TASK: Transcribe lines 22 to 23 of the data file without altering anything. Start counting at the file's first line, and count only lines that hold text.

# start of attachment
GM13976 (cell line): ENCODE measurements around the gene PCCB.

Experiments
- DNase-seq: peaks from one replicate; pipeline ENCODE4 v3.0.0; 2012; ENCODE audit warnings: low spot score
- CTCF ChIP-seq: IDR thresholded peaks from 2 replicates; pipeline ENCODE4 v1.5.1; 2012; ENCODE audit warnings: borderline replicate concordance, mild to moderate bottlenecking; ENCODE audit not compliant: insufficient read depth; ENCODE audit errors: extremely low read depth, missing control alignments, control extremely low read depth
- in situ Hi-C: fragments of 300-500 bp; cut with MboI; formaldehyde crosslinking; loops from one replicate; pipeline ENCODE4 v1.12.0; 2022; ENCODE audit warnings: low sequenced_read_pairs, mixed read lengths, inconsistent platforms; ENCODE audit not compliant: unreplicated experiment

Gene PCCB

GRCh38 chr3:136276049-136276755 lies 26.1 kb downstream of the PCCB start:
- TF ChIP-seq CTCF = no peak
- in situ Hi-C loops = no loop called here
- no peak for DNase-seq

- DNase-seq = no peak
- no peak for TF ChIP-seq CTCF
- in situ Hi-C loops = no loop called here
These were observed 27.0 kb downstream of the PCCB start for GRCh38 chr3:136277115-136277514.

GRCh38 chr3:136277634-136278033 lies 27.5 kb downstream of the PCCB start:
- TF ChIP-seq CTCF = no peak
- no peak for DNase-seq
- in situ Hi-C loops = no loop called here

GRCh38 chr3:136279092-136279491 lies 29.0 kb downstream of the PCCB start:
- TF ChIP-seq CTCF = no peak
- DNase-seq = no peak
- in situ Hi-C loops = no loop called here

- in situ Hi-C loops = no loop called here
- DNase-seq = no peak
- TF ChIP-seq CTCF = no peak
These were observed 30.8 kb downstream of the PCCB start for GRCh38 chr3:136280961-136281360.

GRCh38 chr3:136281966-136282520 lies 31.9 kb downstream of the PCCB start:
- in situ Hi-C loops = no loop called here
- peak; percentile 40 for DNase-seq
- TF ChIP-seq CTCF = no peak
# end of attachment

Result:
- in situ Hi-C loops = no loop called here

- in situ Hi-C loops = no loop called here